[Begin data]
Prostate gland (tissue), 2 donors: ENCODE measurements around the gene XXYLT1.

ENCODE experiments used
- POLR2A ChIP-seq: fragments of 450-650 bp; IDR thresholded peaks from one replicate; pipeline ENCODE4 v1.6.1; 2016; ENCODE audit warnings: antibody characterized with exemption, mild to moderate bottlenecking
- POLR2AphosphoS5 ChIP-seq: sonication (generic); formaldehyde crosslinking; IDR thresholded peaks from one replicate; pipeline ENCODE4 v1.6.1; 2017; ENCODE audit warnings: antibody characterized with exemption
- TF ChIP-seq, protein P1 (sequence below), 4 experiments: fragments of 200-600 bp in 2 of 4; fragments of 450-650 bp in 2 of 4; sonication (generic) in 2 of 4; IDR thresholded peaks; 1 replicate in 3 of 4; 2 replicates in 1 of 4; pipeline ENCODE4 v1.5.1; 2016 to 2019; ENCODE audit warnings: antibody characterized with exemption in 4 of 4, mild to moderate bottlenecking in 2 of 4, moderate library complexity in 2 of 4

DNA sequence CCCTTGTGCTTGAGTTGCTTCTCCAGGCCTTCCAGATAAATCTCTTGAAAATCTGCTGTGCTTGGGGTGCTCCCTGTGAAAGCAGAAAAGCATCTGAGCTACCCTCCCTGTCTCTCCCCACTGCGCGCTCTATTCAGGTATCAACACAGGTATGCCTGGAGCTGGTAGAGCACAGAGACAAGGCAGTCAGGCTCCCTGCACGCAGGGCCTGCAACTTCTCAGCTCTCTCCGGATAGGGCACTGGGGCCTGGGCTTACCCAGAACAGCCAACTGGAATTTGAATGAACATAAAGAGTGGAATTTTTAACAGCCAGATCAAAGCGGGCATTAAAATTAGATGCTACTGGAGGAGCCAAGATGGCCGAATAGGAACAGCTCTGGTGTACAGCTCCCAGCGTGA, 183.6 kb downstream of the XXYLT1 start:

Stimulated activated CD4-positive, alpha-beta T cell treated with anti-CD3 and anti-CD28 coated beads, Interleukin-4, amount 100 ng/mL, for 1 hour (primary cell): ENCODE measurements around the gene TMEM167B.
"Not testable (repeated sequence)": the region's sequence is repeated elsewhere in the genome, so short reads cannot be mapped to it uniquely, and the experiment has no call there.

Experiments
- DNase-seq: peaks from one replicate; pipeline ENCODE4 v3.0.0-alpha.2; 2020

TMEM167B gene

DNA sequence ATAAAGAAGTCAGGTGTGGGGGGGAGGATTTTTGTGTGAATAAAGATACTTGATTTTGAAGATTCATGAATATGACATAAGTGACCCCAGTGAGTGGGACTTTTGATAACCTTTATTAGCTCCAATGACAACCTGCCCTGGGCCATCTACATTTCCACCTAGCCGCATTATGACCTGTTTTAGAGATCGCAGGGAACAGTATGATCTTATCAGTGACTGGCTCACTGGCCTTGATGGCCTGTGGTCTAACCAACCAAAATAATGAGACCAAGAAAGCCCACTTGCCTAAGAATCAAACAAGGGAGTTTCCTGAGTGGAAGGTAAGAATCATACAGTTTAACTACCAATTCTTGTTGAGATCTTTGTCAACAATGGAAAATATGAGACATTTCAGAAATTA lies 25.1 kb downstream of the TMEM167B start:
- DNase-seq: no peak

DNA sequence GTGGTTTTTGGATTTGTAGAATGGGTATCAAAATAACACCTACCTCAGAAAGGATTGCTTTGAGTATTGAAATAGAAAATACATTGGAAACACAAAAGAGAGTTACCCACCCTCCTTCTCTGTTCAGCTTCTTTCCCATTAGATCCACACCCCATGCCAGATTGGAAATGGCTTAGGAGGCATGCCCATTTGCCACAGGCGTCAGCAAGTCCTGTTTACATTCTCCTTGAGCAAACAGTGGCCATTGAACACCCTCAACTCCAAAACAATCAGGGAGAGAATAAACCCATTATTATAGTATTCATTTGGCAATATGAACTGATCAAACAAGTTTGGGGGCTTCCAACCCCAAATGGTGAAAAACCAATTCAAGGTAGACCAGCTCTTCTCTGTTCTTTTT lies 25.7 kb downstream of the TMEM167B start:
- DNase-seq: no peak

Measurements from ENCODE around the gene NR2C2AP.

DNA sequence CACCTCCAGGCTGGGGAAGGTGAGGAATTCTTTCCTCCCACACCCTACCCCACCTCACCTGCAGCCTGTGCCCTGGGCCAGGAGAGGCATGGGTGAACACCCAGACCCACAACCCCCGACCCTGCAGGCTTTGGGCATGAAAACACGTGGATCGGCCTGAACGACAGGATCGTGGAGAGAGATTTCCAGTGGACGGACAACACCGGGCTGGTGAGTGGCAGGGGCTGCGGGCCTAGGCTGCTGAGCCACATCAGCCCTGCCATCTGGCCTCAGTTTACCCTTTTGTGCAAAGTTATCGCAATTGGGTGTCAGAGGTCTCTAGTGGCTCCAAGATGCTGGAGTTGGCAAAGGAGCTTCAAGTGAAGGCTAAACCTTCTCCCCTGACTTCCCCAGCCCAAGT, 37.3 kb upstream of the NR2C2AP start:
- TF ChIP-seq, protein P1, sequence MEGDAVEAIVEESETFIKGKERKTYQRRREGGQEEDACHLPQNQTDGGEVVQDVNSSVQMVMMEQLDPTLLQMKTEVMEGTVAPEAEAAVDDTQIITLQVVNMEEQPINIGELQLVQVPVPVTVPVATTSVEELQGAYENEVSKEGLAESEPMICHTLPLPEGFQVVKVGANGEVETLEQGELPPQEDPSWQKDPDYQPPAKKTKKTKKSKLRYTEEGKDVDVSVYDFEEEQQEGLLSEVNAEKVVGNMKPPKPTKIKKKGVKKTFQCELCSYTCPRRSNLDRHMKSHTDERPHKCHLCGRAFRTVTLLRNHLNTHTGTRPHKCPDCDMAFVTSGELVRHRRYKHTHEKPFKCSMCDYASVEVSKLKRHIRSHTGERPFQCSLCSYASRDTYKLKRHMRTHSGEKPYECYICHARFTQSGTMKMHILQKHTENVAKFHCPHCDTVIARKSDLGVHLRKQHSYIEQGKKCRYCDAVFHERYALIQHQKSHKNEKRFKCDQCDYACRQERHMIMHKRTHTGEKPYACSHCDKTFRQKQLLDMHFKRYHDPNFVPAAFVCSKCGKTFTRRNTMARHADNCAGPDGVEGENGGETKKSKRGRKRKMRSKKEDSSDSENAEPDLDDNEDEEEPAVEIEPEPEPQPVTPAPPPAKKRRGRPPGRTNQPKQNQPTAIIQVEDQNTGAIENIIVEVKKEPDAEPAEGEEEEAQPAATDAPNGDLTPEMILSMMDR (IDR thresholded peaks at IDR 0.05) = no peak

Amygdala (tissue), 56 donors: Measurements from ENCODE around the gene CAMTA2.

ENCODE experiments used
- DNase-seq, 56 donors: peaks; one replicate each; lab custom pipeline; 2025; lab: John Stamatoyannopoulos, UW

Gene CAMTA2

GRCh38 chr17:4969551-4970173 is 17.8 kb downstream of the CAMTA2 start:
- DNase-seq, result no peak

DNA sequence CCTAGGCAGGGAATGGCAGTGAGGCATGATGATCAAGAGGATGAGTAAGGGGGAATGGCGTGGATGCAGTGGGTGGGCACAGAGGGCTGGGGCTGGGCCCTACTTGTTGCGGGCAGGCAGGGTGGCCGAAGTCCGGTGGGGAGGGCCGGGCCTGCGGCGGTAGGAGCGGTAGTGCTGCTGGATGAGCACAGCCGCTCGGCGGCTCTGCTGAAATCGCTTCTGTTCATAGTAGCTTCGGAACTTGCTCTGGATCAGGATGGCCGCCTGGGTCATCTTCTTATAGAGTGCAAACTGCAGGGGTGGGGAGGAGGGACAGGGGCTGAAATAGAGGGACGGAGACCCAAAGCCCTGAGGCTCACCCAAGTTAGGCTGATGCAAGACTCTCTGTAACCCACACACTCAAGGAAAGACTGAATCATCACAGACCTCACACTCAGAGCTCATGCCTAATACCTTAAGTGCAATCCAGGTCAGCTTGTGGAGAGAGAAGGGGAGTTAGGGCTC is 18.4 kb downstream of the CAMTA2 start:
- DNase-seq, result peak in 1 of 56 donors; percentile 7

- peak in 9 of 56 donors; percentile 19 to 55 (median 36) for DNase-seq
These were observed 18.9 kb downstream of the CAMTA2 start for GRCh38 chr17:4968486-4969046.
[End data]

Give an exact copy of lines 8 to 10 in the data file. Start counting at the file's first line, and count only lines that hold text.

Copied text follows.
"Not testable (repeated sequence)": the region's sequence is repeated elsewhere in the genome, so short reads cannot be mapped to it uniquely, and the experiment has no call there.

Experiments
- DNase-seq: peaks from one replicate; pipeline ENCODE4 v3.0.0-alpha.2; 2020